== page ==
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Update on crowd-funded journalism for Egypt reporting trip

Last week, I initiated an experiment in crowd-funded journalism with this blog post.  In it, I described my first trip to Cairo in 2009, my feelings at watching the revolution from afar, and the obstacles that freelance journalists face in finding enough commissions to pay for journalism that involves traveling abroad. I ended by announcing a campaign to raise funds from readers, via PayPal donations, so that I could return to Egypt and report about the ongoing, post-Mubarak revolution for +972 Magazine.

The response was fantastic: Within two days, I had received more than $1,000, in amounts ranging from $3 to $100. Many people sent very touching notes to accompany their donations. Fellow journalists encouraged me in my quest to find a model for financing freelance journalism; a couple expressed an almost giddy enthusiasm at my taking the initiative, and finding an opportunity to write direct journalism about topics that interest me and my readers, rather than what editors think will interest their readers. People who had been reading my blog and articles for years wrote to tell me how much they enjoyed my writing and looked forward to my reports from Egypt. Others wrote that since my Facebook page and Twitter feed were their main sources of news, they were happy for the opportunity to make a donation.

I’d launched the experiment with a lot of trepidation, fearing it might fall flat, so the enthusiastic initial response was a tremendous boost.

Egyptian license plates (photo: Sarah Carr/Flickr)

My plan was to leave for Cairo sometime next week, but I realize now that I will need to leave by this coming Thursday – the day after tomorrow –  in order to be there on time for the upcoming referendum on constitutional amendments (on Monday), and in order to be at Tahrir Square on the Friday before the referendum, which is this Friday. There is only one direct flight per week from Tel Aviv to Cairo, and it leaves on Thursdays.

So I broke down my expenses – flight, accommodation and meals, transportation and a paid translator – and went over them with an Egyptian journalist, an old friend who is based in Cairo. We agreed that I will need at least $4,000 to cover my basic expenses for a three-week trip to Egypt that involves traveling around the country and occasionally paying a translator to accompany me. Yes, so now you know why the financially beleaguered news media is no longer able to maintain dozens of foreign correspondents around the globe. It’s just too expensive! This is why nearly all the newspapers that used to have permanent correspondents based in Jerusalem, Cairo, Beirut, Damascus and Amman now have one correspondent for the whole region. Unless there is a major story, newspapers rely on a combination of local stringers (freelancers) – reporters that are paid per article, as needed, rather than a monthly salary with benefits –  and wire services, like Reuters and AP. The result is that the wire services are really driving the news agenda these days, which means that a lot of less-obvious stories do not get covered.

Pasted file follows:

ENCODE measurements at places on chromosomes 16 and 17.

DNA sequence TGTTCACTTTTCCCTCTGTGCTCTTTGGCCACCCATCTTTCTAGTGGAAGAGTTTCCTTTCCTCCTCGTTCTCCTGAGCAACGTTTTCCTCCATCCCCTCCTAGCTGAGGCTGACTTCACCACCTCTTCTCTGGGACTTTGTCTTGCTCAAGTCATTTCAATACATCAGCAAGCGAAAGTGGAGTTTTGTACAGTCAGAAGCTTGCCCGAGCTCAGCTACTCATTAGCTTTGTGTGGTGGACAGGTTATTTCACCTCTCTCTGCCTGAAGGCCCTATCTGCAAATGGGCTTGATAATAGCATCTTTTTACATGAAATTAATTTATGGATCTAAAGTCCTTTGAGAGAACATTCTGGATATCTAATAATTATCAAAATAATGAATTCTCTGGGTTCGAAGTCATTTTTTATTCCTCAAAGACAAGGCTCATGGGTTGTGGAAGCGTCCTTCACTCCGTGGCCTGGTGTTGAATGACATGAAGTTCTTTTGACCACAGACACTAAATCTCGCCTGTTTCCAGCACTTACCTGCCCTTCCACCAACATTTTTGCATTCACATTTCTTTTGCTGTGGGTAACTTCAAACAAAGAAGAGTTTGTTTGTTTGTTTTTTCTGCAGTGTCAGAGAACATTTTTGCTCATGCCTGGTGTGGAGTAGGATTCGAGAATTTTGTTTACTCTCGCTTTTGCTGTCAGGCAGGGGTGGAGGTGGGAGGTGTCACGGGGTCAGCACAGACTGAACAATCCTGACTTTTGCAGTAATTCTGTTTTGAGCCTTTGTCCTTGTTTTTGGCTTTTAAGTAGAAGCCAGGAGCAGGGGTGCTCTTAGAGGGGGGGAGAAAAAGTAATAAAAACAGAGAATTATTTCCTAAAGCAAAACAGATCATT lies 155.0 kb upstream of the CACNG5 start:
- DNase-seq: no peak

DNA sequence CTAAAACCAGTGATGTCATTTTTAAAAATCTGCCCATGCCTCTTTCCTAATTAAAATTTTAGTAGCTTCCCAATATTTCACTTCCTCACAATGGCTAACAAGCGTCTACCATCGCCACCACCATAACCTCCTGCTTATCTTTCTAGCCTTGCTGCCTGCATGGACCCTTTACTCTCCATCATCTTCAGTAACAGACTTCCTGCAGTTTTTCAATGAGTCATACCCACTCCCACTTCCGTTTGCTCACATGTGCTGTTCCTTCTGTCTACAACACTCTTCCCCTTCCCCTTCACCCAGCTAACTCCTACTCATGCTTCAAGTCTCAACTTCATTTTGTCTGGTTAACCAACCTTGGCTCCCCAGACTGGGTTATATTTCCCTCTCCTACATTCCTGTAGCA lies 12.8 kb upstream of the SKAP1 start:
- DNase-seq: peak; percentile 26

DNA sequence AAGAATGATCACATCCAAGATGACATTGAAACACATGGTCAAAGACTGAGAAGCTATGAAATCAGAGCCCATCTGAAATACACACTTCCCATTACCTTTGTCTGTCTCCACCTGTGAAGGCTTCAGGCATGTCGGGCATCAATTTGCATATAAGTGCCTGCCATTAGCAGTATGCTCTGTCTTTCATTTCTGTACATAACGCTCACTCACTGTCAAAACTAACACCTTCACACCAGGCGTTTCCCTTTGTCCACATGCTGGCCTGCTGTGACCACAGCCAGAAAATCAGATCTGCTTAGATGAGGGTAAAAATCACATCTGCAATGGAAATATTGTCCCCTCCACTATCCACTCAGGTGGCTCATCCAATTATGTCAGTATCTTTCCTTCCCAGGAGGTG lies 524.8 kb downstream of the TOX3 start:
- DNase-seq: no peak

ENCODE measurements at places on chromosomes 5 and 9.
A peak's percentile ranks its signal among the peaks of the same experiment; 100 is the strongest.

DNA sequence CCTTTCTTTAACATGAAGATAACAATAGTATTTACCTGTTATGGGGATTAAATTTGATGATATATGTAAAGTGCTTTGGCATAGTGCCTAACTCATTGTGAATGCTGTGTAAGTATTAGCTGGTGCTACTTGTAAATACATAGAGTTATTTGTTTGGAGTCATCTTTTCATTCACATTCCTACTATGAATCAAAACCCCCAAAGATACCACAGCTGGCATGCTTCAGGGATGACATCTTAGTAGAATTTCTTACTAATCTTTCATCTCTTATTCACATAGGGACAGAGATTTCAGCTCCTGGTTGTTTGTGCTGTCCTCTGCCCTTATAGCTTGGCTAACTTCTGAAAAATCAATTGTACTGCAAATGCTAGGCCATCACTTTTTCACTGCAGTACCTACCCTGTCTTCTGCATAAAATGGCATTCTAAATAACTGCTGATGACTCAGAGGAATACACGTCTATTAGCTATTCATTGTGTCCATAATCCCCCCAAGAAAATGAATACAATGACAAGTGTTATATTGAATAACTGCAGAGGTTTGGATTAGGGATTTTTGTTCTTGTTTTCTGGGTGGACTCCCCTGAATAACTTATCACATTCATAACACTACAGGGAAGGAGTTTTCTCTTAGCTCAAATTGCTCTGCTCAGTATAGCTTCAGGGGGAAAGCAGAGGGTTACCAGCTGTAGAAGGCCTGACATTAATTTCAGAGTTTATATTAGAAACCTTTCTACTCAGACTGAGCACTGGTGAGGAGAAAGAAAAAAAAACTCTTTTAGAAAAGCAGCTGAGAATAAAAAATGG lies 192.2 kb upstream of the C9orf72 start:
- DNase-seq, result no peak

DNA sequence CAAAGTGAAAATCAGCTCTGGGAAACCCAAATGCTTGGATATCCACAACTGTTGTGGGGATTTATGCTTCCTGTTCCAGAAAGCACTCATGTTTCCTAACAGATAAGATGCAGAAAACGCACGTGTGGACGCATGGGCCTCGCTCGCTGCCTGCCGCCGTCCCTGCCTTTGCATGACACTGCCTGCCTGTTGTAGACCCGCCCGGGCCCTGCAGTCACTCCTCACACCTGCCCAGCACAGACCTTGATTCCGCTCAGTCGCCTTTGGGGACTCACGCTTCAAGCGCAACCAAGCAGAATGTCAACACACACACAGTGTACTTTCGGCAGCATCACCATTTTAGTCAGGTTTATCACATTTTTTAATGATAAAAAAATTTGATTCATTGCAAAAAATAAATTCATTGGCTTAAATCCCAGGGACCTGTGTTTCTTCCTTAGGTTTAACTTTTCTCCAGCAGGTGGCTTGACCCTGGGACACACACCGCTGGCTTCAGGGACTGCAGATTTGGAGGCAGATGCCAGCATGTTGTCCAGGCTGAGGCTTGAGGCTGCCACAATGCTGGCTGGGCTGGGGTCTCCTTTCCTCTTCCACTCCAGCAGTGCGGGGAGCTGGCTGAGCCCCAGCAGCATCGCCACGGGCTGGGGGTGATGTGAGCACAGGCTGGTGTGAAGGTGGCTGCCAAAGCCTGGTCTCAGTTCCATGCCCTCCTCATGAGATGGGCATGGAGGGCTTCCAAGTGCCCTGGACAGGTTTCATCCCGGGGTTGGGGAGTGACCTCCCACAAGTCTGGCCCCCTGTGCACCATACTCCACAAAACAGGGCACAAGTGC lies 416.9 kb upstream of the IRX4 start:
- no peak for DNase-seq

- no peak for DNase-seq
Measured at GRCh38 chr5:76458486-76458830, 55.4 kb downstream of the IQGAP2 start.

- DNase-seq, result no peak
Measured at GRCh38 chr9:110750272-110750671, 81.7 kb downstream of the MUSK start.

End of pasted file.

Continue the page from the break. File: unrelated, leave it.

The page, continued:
My goal is to raise $3,500 by Wednesday night. This doesn’t leave much time, I know, but I am optimistic. I am embedding a donations meter, so that readers can watch as progress is made toward my goal. I have already raised $1,000 and need $3,500 more – for a total of $4,500 to pay for expenses and allow me a little safety net as well – in case my camera or laptop needs an emergency repair, for example, or in case I have a minor injury that requires paying for medical attention.

To donate, just click on the words ChipIn! in the button embedded below. It will take you directly to PayPal; and once the transaction is approved, the meter will show the progress toward my goal.

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    1. rick

      good luck lisa, richard gutjahr did the same and raised 3000 euro to cover the revolution in egypt. he http://gutjahr.biz/blog/2011/03/kairo-bilanz/ (in german, the charts speak a universal language)

      Reply to Comment
    2. Rick, that link is so encouraging. Thank you.

      Reply to Comment
    3. Borg

      You should cover Libya, just like Michael Totten has

      Reply to Comment
    4. Thanks for the awesome update (on reader support and donations, to date), and may you and your gear maintain optimum health throughout your journey… and beyond!

      Reply to Comment
    5. stessa

      glad to see the response to your crowdfunding appeal!

      Reply to Comment